Strong faith sustains sports success
Lupe ole Soaga has done it again.
With nine weeks of the ongoing football tournament and the premier league team still hasn’t lost a game.
They have been undefeated over the past three years during these club tournaments which had qualified them to be able to represent Samoa in the regionals in the previous years.
Andrew Setefano, the captain of the team, made it clear that it is not always about winning but it is more than that.
“The support that the village shows the team means a lot. It is very inspiring. Every Saturday before our game, we go see them for their blessings and these are the fruits of their prayers.
“I believe that is why our team is always making progress because we come knowingly every Saturday that everyone in our village is praying and seeking the Lord for his favour upon the Lupe Sooga,” he said.
Andrew is certain that not every team is perfect is they all have their flaws. If they fight during a game not only that we would get punished from the Football Federation but they will also get punished from the Village Council.
The 30-year-old is very humbled with this opportunity that he gets to be a part of, he believes that their team is just filled with boys who just love the game and they are fortunate just like him to have this experience.
He added the tournament was a competition so everyone was bringing their A game onto the field, which is why they treat every game as the final.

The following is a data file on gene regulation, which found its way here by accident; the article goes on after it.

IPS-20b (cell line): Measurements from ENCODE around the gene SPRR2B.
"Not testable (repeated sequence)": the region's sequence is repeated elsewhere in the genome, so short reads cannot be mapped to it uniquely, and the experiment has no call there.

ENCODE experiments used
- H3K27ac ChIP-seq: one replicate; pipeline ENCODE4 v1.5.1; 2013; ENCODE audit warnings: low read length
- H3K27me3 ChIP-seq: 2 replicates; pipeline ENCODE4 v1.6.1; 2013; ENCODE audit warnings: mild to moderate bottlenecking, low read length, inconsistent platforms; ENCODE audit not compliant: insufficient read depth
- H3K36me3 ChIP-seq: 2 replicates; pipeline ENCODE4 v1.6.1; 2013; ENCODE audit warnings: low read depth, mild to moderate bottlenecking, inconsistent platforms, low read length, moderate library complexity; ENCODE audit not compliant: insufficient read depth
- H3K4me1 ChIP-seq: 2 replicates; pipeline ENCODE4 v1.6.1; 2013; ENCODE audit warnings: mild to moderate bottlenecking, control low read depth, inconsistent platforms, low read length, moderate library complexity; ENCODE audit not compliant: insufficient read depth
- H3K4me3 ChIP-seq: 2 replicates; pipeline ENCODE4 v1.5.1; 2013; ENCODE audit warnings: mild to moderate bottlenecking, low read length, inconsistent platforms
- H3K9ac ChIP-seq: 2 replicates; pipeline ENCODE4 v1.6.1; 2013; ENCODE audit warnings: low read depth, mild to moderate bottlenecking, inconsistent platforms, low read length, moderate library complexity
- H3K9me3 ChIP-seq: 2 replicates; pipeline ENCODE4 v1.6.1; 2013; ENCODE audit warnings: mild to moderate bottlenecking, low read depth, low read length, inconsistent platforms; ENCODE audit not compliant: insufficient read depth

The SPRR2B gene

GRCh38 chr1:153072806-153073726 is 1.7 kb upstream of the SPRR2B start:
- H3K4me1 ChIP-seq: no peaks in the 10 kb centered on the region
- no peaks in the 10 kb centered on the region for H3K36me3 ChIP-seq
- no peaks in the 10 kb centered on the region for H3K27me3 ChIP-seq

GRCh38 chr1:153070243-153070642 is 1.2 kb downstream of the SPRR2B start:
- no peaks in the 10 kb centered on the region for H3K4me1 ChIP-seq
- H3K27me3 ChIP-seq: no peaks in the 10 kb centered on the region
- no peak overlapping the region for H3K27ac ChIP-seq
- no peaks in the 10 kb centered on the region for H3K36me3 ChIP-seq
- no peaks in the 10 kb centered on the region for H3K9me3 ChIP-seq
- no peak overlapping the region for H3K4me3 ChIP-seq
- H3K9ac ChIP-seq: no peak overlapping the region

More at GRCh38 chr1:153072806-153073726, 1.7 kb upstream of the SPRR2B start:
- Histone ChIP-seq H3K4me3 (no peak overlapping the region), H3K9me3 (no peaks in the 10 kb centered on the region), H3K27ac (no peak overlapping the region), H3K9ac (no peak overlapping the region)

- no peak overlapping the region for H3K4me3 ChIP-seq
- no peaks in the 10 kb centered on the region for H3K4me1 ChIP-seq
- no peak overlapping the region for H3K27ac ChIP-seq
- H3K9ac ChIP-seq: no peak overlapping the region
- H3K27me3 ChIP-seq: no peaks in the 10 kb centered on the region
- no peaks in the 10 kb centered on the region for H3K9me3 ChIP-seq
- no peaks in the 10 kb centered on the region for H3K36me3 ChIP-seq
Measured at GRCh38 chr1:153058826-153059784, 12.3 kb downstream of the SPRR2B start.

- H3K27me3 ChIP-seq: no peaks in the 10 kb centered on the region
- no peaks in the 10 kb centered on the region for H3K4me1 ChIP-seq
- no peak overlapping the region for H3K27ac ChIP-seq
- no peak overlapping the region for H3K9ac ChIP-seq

He said they never wanted to underestimate the other teams because every team has the potential to be better.
Soccer may be just a sport to others but it has changed the lives of many players in the Lupe ole Soaga squad; it has opened up doors and broadened their views on so many things in life.
Andrew said in Samoa it was hard to get jobs and the majority of the boys in the team were jobless and football had provided opportunities for them to be able to help their families financially.
He believes football played a vital role in the changing of the lives of boys in the team in terms of discipline and commitment.
Andrew said they had a policy within their team that the minute you drink, then you would be terminated from the team immediately.
He said they got together every week before the game and it was through those camps that strong ties are developed.
“Every week we have a two-day camp on Thursdays and Fridays to prepare the boys physically, mentally and spiritually for the game on Saturday.”
He said there was no better way to show how hard they worked and how much they trusted each other than witnessing it on the field and the results that were given.
Despite the boys coming from different villages, their captain said when they are one team, one family and they share each other’s pain, joy and suffering.
“Being called a family means that whoever is feeling down and wants to give up, we help and reach out to that person to pull that person up.”
Paul Ualesi, the coach of the Lupe Soaga, said the boys’ main focus was to work extra hard so that they could make it to the regionals in January next year that would be held in American Samoa.
He said they had two more games to play to determine if they would be able to make it to qualify or not.
Chances are, they will.